Later in the afternoon the skies cleared and the sun peeked out. But the relentless wind only increased. Many trees snapped and were uprooted as Irene pulled away. Scott came home exhausted and concerned. He is the Deputy Highway Superintendent and he knew too well what they would face in the coming weeks. Three roads washed out, many others damaged, bridges washed away, trees down all over. (We still have roads that are impassable.) Directly around our house we were lucky. No trees fell on our property. But after Scott came home we took a ride. I was shocked. The damage all around was devastating. I could not believe the amount of trees down and the extent of the flooding.
Monday dawned , a beautiful day. Sierra and I went up to the firehouse to take a shower. Their meeting room was full of blow up mattresses and cots... a testimony to all those who spent two nights there, answering the record amount of calls! Roads were still blocked, trees still lying dangerously on wires. Not too far from here entire towns were flooded out. People were stranded in their homes , as the water flowed right through them.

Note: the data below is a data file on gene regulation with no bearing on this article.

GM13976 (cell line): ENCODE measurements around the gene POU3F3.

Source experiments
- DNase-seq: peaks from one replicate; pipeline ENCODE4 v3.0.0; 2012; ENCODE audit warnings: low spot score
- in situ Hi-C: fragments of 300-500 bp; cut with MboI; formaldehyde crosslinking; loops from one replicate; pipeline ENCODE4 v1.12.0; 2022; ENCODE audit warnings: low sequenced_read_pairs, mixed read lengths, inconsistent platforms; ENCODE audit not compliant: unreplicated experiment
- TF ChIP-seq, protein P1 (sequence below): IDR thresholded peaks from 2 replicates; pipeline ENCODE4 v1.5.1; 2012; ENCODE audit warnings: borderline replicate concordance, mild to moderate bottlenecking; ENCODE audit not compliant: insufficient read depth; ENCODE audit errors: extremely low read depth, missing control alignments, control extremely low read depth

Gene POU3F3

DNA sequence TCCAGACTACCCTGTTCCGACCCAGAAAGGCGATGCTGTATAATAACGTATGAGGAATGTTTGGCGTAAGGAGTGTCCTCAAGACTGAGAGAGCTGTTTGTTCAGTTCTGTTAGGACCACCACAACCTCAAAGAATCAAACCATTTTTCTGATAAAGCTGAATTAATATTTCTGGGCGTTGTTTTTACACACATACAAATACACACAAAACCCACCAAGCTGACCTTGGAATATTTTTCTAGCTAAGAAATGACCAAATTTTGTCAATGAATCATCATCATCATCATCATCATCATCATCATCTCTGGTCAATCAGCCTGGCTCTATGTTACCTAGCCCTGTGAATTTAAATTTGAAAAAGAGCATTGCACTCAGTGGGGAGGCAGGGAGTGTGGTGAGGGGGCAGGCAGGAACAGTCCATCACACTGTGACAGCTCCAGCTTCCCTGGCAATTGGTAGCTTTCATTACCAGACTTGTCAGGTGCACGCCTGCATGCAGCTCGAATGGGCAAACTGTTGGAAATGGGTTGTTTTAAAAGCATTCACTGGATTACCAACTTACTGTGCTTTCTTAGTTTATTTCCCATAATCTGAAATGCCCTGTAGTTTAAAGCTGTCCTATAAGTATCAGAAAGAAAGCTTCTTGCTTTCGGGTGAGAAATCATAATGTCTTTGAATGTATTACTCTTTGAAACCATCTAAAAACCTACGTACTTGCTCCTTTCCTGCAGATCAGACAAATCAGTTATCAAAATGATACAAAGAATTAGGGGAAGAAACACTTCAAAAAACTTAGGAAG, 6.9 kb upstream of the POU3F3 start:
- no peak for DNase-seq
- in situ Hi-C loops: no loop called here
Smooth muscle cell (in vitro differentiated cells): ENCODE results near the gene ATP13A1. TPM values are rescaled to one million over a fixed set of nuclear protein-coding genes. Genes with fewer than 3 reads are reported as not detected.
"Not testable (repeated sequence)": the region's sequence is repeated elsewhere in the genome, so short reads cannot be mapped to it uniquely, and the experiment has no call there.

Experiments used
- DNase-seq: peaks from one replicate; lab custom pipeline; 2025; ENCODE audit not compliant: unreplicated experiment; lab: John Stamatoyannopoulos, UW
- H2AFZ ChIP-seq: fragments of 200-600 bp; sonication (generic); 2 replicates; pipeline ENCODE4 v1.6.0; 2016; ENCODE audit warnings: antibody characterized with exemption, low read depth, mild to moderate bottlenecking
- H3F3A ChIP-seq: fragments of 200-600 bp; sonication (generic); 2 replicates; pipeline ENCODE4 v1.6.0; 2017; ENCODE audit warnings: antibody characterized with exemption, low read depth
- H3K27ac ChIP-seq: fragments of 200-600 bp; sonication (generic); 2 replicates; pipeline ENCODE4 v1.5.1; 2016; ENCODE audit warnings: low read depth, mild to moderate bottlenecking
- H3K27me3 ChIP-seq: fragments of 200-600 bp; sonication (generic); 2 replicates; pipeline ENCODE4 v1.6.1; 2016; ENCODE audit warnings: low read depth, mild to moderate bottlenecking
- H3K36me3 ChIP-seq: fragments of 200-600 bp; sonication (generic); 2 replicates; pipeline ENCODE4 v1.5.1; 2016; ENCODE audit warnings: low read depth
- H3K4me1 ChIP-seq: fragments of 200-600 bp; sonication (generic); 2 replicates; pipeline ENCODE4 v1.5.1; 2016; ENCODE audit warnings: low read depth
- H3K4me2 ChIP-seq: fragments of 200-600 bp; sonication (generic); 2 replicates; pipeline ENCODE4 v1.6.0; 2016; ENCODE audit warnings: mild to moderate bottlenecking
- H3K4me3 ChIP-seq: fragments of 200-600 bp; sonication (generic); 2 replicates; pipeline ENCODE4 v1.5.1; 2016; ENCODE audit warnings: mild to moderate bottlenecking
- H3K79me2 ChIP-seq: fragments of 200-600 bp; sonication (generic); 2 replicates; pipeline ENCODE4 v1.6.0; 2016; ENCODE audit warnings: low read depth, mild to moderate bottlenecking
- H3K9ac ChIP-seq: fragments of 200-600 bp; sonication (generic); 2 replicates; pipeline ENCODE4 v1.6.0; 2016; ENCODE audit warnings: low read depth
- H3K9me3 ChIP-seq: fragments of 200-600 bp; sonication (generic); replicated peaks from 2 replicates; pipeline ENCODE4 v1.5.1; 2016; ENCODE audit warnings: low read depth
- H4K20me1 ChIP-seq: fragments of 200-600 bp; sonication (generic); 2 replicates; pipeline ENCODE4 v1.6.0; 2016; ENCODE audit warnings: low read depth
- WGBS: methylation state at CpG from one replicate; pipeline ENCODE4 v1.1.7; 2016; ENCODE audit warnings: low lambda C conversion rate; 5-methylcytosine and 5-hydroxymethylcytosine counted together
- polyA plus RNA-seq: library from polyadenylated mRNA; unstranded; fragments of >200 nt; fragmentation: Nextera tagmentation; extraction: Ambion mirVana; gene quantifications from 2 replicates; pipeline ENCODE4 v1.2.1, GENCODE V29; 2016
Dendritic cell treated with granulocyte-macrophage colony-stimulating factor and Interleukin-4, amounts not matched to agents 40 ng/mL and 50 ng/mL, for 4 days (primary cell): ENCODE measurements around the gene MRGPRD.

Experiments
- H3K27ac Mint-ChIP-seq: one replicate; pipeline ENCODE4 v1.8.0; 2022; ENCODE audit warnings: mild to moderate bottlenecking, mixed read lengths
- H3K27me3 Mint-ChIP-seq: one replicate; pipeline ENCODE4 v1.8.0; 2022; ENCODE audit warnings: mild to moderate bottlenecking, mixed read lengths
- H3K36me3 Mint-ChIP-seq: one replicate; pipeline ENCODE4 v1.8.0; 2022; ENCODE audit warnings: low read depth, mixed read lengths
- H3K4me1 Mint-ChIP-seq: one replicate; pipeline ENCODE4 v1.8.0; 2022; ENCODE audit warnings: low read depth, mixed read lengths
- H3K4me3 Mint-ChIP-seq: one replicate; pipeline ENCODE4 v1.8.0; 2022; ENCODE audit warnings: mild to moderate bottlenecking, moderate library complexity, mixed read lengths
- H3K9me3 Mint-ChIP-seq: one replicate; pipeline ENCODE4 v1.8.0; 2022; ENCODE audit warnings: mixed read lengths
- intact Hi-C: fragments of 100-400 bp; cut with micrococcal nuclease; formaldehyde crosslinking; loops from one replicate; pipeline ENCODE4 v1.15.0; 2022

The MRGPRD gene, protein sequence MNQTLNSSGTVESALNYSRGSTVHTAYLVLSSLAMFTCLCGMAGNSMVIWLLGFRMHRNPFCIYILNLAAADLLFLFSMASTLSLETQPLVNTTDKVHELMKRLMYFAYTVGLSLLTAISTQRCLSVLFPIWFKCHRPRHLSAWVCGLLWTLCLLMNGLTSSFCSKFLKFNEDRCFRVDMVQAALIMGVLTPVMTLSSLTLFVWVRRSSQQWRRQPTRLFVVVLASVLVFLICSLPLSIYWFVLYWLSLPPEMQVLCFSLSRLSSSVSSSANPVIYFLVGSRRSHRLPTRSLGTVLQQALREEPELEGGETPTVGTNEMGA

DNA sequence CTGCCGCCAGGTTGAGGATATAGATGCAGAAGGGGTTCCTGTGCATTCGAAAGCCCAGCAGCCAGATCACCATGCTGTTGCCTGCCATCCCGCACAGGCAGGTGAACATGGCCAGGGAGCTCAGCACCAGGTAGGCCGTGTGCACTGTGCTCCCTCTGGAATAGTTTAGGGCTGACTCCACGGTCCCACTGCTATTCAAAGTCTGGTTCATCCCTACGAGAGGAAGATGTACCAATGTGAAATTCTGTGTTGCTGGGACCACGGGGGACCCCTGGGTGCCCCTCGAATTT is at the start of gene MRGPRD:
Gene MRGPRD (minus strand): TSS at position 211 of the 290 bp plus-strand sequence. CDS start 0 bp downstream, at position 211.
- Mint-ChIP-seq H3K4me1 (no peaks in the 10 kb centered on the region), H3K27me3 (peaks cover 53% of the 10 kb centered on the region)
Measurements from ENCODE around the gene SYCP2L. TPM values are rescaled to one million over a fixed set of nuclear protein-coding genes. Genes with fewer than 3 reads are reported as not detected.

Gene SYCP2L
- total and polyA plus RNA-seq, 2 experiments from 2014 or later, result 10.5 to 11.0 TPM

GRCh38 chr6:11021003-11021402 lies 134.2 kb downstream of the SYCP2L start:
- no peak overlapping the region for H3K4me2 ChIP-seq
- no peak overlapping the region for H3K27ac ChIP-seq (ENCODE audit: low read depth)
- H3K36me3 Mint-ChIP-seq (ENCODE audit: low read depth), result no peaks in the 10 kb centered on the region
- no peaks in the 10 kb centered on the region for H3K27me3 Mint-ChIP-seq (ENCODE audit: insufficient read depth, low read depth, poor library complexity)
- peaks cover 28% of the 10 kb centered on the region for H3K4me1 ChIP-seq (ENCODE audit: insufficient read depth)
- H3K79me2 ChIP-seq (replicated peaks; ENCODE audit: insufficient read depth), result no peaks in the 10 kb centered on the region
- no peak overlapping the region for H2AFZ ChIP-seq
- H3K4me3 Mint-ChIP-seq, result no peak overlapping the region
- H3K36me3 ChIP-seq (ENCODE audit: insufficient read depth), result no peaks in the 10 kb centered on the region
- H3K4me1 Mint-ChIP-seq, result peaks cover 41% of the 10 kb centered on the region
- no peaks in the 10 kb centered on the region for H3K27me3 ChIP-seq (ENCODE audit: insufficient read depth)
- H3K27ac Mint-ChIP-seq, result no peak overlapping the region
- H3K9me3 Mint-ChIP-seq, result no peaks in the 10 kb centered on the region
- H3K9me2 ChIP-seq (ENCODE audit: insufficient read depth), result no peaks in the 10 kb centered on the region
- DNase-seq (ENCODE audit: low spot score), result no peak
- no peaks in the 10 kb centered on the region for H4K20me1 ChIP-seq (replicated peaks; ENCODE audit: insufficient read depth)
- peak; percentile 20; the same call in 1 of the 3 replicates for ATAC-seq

It has been humbling. A reminder of how little control we have . A reminder of how comfortable our lives really are. We lost power for 36 hours. Many others around us are still out. They don't even know if they will be able to start school on Tuesday. David's community college has closed for the remainder of the week.
These are the facts. I have struggled with my emotions. I was scared, very vulnerable. I did not like being alone, but with Scott's job and the fact that he is Asst, Fire chief, the reality is that I will almost always be alone during any natural disaster we may have. Not a comforting feeling. I feel so, for those who lost their homes and for those who lost loved ones. One man , not to far from here, went to help his neighbor and was electrocuted. And I know that even though it was bad here, I am sure it was worse somewhere else.